Thinly spiralized carrots are laced throughout these adorable Passover Apricot Carrot Cakelets. What makes these extra special is the addition of orange zest, orange juice and both dried apricots and cherries.
So you can see, these two recipes do share some common ingredients, but end up with totally different dishes. No, Passover Apricot Carrot Cakelets don’t have any sweet potatoes, nor prunes. You won’t miss them, I promise!
While I do enjoy tzimmes for a seder meal, I always end up with way too much. And truly, how many times can you eat tzimmes before tiring of it?
Before we talk more about this recipe, let’s take a moment to check out these fun Passover Celebration Printables I created especially for your holiday Seder tablescape!
Passover Celebration Printables, that’s what! Check out the super simple and stylish Passover Seder tablescape printables I created especially for your holiday table!
I just love to have a “theme” when I give a party in my home. When inviting friends and family for a Passover Seder, it seems fitting to do the same. This year I chose a “desert” theme with pyramids and camels on a “matzah” background. How cute is that?
I’ll tell you how to get your own set of Passover Printables a little later in this post!
OOPS! We forgot to remove the onions from the prior photo-shoot for my incredible Passover Salmon Ring (Gourmet Gefilte Fish), which does indeed have lots of onions!
AND back to the subject at hand!
That’s not really the reason I created this recipe though. My hubby and I both adore carrot cake, like a lot! As we were talking about the upcoming holiday, neither of us really had a yen for multiple days worth of tzimmes in the refrigerator!
Nuff said, and I set off on a mission. That’s when I started envisioning little “cakelets” of a matzo meal-based carrot and dried fruit mixture. (carrot cake!)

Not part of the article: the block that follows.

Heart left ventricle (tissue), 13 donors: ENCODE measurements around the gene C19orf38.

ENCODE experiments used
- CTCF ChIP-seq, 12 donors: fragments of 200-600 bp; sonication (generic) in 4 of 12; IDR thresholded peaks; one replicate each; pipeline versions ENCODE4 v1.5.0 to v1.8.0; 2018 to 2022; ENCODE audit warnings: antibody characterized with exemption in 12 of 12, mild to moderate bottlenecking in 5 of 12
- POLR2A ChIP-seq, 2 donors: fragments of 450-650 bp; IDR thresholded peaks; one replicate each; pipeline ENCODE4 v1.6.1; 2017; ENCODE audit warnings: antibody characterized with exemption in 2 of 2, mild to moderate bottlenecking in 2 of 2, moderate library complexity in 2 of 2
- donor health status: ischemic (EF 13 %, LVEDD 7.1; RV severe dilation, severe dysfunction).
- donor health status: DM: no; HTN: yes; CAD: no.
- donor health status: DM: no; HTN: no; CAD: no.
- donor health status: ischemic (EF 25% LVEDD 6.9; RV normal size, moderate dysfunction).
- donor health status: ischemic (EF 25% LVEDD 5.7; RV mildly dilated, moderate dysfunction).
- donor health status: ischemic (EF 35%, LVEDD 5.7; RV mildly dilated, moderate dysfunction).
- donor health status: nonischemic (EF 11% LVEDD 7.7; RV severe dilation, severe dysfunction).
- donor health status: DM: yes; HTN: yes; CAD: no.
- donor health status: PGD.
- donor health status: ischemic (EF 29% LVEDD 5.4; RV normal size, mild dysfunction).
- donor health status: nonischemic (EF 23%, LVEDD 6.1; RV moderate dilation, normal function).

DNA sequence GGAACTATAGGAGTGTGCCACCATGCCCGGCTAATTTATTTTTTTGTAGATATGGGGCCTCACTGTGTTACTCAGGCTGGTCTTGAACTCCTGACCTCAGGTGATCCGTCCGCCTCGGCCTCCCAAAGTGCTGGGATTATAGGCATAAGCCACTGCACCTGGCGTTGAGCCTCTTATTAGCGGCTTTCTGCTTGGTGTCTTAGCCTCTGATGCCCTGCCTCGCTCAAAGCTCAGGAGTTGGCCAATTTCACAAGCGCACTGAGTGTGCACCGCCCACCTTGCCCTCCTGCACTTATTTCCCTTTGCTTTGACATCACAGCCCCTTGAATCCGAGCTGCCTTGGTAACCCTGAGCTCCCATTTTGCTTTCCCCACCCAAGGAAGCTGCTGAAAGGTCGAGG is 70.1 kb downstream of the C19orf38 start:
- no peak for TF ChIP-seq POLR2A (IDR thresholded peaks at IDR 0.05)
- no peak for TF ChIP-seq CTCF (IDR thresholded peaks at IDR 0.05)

Yes, they would be perfect in my set of miniature decorative aluminum molds. I love to make composed plates of individual portioned dishes.
They can really make a holiday meal more festive, especially when garnished and presented on a lovely plate. This recipe will make 12 individual molds or one 8-cup ring mold/bundt pan.
Or you can platter them together for a lovely family-style presentation. The choice is entirely yours!
I hope you’ll try this fabulous recipe for Passover Apricot Carrot Cakelets at your seder this year. It’s so flavorful, and with an amazing texture that defies being made from matzo meal!
YOU’LL FIND THE RECIPE AT THE BOTTOM OF THIS POST
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RECIPE CAN BE MADE UP TO 48 HOURS BEFORE SERVING. KEEP TIGHTLY WRAPPED AND CHILLED. BRING TO ROOM TEMPERATURE BEFORE SERVING.
Nutritional information should be considered an estimate only; please consult a registered dietician, nutritionist, or your physician for specific health-related questions. Please note that the recipe above is published using a recipe card plugin, with preexisting software which can auto-calculate metric measurements, as well as change the number of servings. Metric conversions and changes to the number of servings (resulting in different ingredient amounts) will only appear in the ingredient list, and are not changed within the step-by-step directions of the recipe.